Great design is not achieved through several groups of people with different specialized skill sets passing the work from one stage to the next. Yet this is the way so many agencies are setup. The UX team focuses on their deliverables and passes it off to the graphic designers, the graphic designers focus on their deliverables and pass it off to the developers and the developers create it. Decisions that the UX team impacts the effectiveness of the visual design and the developers need to understand UX and visual design well enough to effectively complete the vision. This almost never happens, so much is lost in this segmented process.

We Need to Understand User Experience

The broader awareness of user experience is great for this reason. Everyone from the visual designers to the developers should have a basic understand and respect for the user’s experience. Inevitably everyone will have to make design decisions that impact the experience, those decisions should be made with the user in mind. In this sense regardless of training this is how we have all become user experience designers.

So What’s the Problem?

Yet there is trouble brewing ahead for the user experience discipline. Because almost everyone involved in the web is now realizing they play a part in the user’s experience there has been a huge upswing of individuals claiming to be “user experience designers” in the classic sense. It seems that because literally everyone has an opinion on what they think would/wouldn’t be usable they are now qualified to be a full-fledged user experience designer. The problem is that awareness is not education. Being aware of the importance of usable design does not qualify anyone to be a UX practitioner. Cennydd explains this perfectly in his post:

…even among the brightest newcomers I see a worrying trend. User experience converts are typically drawn to the glamour of interaction design on shiny technology, and the amateur psychology that helps them sound authoritative about their approaches. Most lack knowledge of basic information architecture, design theory and elementary programming skills.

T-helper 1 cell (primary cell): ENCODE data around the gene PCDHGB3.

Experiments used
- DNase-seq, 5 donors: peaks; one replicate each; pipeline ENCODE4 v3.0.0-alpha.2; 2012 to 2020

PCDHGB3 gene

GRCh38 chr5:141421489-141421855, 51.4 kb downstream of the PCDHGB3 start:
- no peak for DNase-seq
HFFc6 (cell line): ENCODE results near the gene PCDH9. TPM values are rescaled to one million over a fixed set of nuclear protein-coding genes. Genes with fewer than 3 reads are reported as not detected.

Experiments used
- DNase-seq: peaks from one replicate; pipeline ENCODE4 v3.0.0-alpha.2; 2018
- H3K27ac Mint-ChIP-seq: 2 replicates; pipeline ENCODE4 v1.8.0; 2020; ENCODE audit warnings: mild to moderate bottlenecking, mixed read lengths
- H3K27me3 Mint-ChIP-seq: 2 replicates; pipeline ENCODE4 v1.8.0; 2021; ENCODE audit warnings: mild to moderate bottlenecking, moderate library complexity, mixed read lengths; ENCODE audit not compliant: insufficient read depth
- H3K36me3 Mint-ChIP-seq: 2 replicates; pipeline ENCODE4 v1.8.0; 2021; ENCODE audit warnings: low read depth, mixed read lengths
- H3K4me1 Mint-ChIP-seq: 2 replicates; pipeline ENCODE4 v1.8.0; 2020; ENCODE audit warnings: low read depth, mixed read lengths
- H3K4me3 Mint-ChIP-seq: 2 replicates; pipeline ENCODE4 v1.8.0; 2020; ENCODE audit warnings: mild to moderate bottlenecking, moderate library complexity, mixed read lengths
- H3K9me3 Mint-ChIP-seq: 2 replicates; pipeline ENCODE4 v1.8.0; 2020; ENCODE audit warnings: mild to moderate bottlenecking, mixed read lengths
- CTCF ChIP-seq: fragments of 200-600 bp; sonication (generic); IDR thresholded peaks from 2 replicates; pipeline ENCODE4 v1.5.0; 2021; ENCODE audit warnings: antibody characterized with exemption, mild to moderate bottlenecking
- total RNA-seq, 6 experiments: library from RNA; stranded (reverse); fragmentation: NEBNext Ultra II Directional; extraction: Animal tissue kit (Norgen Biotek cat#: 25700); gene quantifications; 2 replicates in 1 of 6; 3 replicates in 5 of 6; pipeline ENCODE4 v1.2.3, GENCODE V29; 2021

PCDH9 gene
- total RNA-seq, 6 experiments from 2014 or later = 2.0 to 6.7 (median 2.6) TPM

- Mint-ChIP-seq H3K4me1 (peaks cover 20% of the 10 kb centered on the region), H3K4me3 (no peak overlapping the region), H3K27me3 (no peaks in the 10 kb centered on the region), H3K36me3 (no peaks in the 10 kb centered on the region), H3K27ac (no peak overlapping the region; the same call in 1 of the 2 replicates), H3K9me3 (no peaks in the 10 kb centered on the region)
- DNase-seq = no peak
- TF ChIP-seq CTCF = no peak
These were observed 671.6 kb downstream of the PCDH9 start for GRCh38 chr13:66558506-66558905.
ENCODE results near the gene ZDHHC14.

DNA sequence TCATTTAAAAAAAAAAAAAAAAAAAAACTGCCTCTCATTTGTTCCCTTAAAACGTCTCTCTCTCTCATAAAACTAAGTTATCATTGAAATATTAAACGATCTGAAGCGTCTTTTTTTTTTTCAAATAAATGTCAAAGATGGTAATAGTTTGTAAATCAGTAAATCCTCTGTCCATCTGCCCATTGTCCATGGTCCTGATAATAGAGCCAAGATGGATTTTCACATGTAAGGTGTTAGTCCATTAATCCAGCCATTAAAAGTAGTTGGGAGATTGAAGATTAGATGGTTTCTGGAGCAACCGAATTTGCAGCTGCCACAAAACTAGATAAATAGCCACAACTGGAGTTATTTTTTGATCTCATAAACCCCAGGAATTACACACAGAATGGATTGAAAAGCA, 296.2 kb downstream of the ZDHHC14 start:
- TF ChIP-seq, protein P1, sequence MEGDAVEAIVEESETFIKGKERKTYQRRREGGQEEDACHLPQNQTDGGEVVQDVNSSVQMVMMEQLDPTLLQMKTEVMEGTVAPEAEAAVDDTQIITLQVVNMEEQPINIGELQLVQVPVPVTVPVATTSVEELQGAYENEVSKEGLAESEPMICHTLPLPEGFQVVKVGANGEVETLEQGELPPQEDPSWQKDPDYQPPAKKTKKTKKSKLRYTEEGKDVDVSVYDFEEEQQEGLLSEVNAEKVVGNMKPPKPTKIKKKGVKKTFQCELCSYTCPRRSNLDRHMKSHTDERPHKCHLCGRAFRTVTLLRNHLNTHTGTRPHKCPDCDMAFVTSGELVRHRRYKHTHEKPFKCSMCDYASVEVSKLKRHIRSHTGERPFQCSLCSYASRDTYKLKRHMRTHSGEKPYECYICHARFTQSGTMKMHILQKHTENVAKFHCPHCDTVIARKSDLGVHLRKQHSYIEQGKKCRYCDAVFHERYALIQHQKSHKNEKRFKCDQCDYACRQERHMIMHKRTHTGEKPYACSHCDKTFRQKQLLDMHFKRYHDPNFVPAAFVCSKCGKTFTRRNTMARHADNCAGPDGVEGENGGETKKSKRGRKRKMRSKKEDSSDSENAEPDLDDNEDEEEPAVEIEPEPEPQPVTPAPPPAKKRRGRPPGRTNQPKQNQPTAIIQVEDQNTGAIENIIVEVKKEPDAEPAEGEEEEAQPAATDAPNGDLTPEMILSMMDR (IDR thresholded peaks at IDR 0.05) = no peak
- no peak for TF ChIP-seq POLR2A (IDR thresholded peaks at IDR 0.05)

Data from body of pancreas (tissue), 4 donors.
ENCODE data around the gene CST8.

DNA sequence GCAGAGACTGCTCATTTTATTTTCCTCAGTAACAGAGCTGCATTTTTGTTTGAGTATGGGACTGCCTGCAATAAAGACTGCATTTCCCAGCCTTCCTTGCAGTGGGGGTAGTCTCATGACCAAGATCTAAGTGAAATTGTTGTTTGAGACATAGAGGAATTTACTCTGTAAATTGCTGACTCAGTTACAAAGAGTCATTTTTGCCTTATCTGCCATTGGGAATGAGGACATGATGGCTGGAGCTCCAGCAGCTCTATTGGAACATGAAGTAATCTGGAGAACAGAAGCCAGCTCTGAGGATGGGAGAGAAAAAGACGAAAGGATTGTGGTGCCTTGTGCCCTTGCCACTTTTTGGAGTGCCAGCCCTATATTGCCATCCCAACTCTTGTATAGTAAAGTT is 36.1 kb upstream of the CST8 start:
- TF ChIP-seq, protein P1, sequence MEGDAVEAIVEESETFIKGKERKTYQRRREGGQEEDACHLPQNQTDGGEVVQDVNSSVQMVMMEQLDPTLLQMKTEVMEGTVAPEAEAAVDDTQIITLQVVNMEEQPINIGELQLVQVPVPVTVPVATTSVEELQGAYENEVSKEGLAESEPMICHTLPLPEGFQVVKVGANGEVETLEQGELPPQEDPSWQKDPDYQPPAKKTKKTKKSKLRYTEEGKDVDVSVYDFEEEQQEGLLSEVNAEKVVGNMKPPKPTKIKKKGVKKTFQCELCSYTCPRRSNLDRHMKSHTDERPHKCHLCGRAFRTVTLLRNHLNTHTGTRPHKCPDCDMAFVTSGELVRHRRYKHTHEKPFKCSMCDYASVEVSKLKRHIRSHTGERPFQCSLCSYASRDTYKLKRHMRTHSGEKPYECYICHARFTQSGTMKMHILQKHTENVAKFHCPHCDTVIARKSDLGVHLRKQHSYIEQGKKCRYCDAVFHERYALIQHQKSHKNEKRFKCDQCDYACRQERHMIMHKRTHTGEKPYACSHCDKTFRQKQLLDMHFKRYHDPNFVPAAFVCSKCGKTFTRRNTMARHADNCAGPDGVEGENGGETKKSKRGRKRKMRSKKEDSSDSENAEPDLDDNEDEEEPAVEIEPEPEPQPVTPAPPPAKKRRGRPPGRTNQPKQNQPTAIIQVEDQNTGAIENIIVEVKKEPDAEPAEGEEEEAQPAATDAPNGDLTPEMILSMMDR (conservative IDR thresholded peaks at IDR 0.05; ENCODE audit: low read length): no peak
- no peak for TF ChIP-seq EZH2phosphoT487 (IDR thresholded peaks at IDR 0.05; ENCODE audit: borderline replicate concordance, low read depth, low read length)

I have encountered many that justify their self titled “UX” label based on the fact that they use the web and know what is or is not usable to them. The obvious problem is that you are not the user and everyone is different. With out sound education in how people interact with computers you are making generalized guesses based on your own preferences and experiences which are not shared with others. Using a guessing approach is just going to lead to bad user experiences in the name of good UX. Unchecked this trend could lead to a situation where user experience design is devalued.

Where Does That Leave Things?

We all need to be realistic about what our core skills are. I am advocate of learning as much about the entire web design process as possible from programming to visuals. By all means you should continue to broaden your understanding so that you can make better design decisions for the users, for the development of the site and for visual aesthetics. That being said understand your skills and don’t over promise. If you are interested in user experience, great! There are many venues of learning the practice including universities, to a handful of great books and internships / mentoring. It will become clear when you can give yourself a new title.